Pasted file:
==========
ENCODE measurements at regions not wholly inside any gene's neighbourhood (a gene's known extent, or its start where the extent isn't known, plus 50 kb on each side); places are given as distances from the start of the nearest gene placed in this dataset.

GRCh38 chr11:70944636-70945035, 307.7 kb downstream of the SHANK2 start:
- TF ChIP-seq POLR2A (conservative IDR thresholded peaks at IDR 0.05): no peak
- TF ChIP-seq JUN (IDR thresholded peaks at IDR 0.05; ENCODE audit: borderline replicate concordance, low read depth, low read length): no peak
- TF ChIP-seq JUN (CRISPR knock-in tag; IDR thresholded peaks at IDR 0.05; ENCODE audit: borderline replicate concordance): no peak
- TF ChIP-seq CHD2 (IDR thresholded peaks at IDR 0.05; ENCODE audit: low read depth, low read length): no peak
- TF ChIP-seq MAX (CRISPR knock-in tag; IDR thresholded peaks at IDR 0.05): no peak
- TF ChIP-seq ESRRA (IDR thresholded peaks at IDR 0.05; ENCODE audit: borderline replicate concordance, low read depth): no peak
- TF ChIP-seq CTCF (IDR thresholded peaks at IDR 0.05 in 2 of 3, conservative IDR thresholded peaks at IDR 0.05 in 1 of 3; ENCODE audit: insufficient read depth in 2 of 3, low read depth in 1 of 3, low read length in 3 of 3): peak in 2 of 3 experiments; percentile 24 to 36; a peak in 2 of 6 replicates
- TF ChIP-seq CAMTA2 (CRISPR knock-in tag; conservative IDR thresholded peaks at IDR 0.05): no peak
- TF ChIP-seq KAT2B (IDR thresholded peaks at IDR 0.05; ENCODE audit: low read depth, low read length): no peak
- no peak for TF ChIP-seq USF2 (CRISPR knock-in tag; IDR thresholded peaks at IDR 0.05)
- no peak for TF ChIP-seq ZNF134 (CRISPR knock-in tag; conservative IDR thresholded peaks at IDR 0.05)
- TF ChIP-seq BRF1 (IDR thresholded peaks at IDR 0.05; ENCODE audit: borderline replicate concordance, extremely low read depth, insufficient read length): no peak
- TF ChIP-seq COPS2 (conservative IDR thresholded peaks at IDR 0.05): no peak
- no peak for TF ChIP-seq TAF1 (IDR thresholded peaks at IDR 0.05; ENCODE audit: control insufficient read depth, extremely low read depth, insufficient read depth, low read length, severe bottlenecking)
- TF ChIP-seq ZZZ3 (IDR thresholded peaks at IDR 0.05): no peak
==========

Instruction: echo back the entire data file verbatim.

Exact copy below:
ENCODE measurements at regions not wholly inside any gene's neighbourhood (a gene's known extent, or its start where the extent isn't known, plus 50 kb on each side); places are given as distances from the start of the nearest gene placed in this dataset.

GRCh38 chr11:70944636-70945035, 307.7 kb downstream of the SHANK2 start:
- TF ChIP-seq POLR2A (conservative IDR thresholded peaks at IDR 0.05): no peak
- TF ChIP-seq JUN (IDR thresholded peaks at IDR 0.05; ENCODE audit: borderline replicate concordance, low read depth, low read length): no peak
- TF ChIP-seq JUN (CRISPR knock-in tag; IDR thresholded peaks at IDR 0.05; ENCODE audit: borderline replicate concordance): no peak
- TF ChIP-seq CHD2 (IDR thresholded peaks at IDR 0.05; ENCODE audit: low read depth, low read length): no peak
- TF ChIP-seq MAX (CRISPR knock-in tag; IDR thresholded peaks at IDR 0.05): no peak
- TF ChIP-seq ESRRA (IDR thresholded peaks at IDR 0.05; ENCODE audit: borderline replicate concordance, low read depth): no peak
- TF ChIP-seq CTCF (IDR thresholded peaks at IDR 0.05 in 2 of 3, conservative IDR thresholded peaks at IDR 0.05 in 1 of 3; ENCODE audit: insufficient read depth in 2 of 3, low read depth in 1 of 3, low read length in 3 of 3): peak in 2 of 3 experiments; percentile 24 to 36; a peak in 2 of 6 replicates
- TF ChIP-seq CAMTA2 (CRISPR knock-in tag; conservative IDR thresholded peaks at IDR 0.05): no peak
- TF ChIP-seq KAT2B (IDR thresholded peaks at IDR 0.05; ENCODE audit: low read depth, low read length): no peak
- no peak for TF ChIP-seq USF2 (CRISPR knock-in tag; IDR thresholded peaks at IDR 0.05)
- no peak for TF ChIP-seq ZNF134 (CRISPR knock-in tag; conservative IDR thresholded peaks at IDR 0.05)
- TF ChIP-seq BRF1 (IDR thresholded peaks at IDR 0.05; ENCODE audit: borderline replicate concordance, extremely low read depth, insufficient read length): no peak
- TF ChIP-seq COPS2 (conservative IDR thresholded peaks at IDR 0.05): no peak
- no peak for TF ChIP-seq TAF1 (IDR thresholded peaks at IDR 0.05; ENCODE audit: control insufficient read depth, extremely low read depth, insufficient read depth, low read length, severe bottlenecking)
- TF ChIP-seq ZZZ3 (IDR thresholded peaks at IDR 0.05): no peak